When a building has reached the end of its useful life, the bricks can be carefully deconstructed and reused in other building projects. Damaged bricks and mortar can be used for rubble or landscaping purposes. Brick masonry requires very little maintenance and the buildings can last for centuries. This makes brick and cement construction a sustainable building option for contractors.

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LafargeHolcim is a leading building materials and solutions company that has been operating in international markets for decades. We produce cement and aggregates for construction projects, ranging from small affordable housing developments to large-scale infrastructure projects such as high-rise buildings, dams and bridges. 

___

LafargeHolcim Tanzania has been supplying the country and neighbouring countries with our world-class Tembo cement brand for over 30 years. Our head office and fully-integrated plant are located in Mbeya, Southwest Tanzania.

___

At LafargeHolcim Tanzania, we believe customers come first. We listen to your specific requirements to supply and develop the best solutions for your needs. As the new leader in building materials, you can also rely on our cutting-edge research and development capabilities that have resulted in the finest materials for your construction projects, whether large or small.

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Follow us on Facebook, Twitter, LinkedIn and Pinterest for the best tips on construction, handy projects and the latest industry news. See our Instagram channel for more insights into our products.

New energy-saving technologies for buildings

New energy-saving technologies for buildings

Sustainability is becoming a more popular way of doing things. Reducing waste, conserving electricity and having a lower impact on the environment are necessary changes that people are starting to make. The construction industry is no exception. Sustainability has driven the advancement of new energy-saving technologies in buildings.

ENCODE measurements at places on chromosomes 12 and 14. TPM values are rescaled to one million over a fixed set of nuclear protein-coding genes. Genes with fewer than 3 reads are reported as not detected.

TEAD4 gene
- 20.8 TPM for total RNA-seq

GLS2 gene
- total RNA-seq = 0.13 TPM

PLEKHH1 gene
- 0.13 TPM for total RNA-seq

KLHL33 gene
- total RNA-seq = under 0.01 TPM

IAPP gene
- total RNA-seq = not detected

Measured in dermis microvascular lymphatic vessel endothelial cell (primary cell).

Some of these technologies include LED lighting, modern insulation, reflective roofing materials, heating and cooling systems, as well as waste-to-energy generation. These are new ways of building homes and office spaces that reduce the building’s impact on the environment. Here are some of the new energy-saving technologies being used by contractors currently:

Connected and Smart Buildings

Some homes and office spaces have an integrated wireless system that automatically controls various aspects of the building. Sensors can detect and make a change to air conditioning and heating systems, the lighting circuits, geysers and a variety of other elements that require energy. These automated systems can reduce the energy consumption of a building by switching units off when they are not needed.

Advancements in window technology

When one thinks of technology, they probably do not think about glass windows. New adhesive coatings can be applied to windows that change colour in bright sunlight – like glasses that dim themselves when the wearer steps into the sun. This technology is being used on modern high-rise buildings already.

These coatings reduce glare inside the building, cut down external light and heat reflections from the windows and lower the internal temperature of the building. This helps to save energy on cooling systems during the day. At night, the colour coating returns to its transparent state, allowing the maximum amount of light into the building. 

Energy-saving lighting circuits

Most modern buildings are being fitted with energy-efficient LED lights, as opposed to fluorescent tubes or traditional light bulbs. LED lights use just 10% of the energy needed to power an incandescent bulb. This means that buildings with LED lighting circuits are 90% more efficient – and homeowners can change their bulbs themselves.